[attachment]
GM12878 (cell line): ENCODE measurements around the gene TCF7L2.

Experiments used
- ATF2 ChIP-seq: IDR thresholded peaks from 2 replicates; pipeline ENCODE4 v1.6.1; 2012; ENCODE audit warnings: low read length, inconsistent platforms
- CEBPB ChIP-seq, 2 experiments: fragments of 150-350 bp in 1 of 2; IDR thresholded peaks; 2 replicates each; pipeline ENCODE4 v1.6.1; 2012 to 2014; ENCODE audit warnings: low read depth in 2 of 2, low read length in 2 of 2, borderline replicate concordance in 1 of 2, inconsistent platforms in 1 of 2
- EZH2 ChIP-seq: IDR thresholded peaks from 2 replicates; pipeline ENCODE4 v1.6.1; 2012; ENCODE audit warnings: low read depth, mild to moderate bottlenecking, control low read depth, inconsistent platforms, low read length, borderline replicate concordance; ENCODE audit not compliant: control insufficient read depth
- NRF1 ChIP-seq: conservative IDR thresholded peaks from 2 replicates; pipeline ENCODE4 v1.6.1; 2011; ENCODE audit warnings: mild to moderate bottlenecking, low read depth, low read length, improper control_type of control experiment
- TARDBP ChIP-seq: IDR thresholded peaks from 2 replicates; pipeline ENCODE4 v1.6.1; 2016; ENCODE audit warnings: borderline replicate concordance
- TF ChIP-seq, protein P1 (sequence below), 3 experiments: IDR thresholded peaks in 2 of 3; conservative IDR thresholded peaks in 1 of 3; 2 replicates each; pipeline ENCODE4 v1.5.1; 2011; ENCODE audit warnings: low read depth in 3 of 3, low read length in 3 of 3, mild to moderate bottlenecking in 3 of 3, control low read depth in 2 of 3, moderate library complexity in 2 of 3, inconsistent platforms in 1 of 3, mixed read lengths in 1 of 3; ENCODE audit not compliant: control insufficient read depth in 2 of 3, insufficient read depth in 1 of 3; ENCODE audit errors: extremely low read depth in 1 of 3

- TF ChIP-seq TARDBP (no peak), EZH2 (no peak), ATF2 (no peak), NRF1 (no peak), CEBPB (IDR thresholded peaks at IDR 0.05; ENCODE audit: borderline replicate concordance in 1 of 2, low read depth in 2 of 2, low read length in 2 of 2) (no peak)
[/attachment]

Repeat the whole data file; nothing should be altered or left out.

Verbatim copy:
GM12878 (cell line): ENCODE measurements around the gene TCF7L2.

Experiments used
- ATF2 ChIP-seq: IDR thresholded peaks from 2 replicates; pipeline ENCODE4 v1.6.1; 2012; ENCODE audit warnings: low read length, inconsistent platforms
- CEBPB ChIP-seq, 2 experiments: fragments of 150-350 bp in 1 of 2; IDR thresholded peaks; 2 replicates each; pipeline ENCODE4 v1.6.1; 2012 to 2014; ENCODE audit warnings: low read depth in 2 of 2, low read length in 2 of 2, borderline replicate concordance in 1 of 2, inconsistent platforms in 1 of 2
- EZH2 ChIP-seq: IDR thresholded peaks from 2 replicates; pipeline ENCODE4 v1.6.1; 2012; ENCODE audit warnings: low read depth, mild to moderate bottlenecking, control low read depth, inconsistent platforms, low read length, borderline replicate concordance; ENCODE audit not compliant: control insufficient read depth
- NRF1 ChIP-seq: conservative IDR thresholded peaks from 2 replicates; pipeline ENCODE4 v1.6.1; 2011; ENCODE audit warnings: mild to moderate bottlenecking, low read depth, low read length, improper control_type of control experiment
- TARDBP ChIP-seq: IDR thresholded peaks from 2 replicates; pipeline ENCODE4 v1.6.1; 2016; ENCODE audit warnings: borderline replicate concordance
- TF ChIP-seq, protein P1 (sequence below), 3 experiments: IDR thresholded peaks in 2 of 3; conservative IDR thresholded peaks in 1 of 3; 2 replicates each; pipeline ENCODE4 v1.5.1; 2011; ENCODE audit warnings: low read depth in 3 of 3, low read length in 3 of 3, mild to moderate bottlenecking in 3 of 3, control low read depth in 2 of 3, moderate library complexity in 2 of 3, inconsistent platforms in 1 of 3, mixed read lengths in 1 of 3; ENCODE audit not compliant: control insufficient read depth in 2 of 3, insufficient read depth in 1 of 3; ENCODE audit errors: extremely low read depth in 1 of 3

- TF ChIP-seq TARDBP (no peak), EZH2 (no peak), ATF2 (no peak), NRF1 (no peak), CEBPB (IDR thresholded peaks at IDR 0.05; ENCODE audit: borderline replicate concordance in 1 of 2, low read depth in 2 of 2, low read length in 2 of 2) (no peak)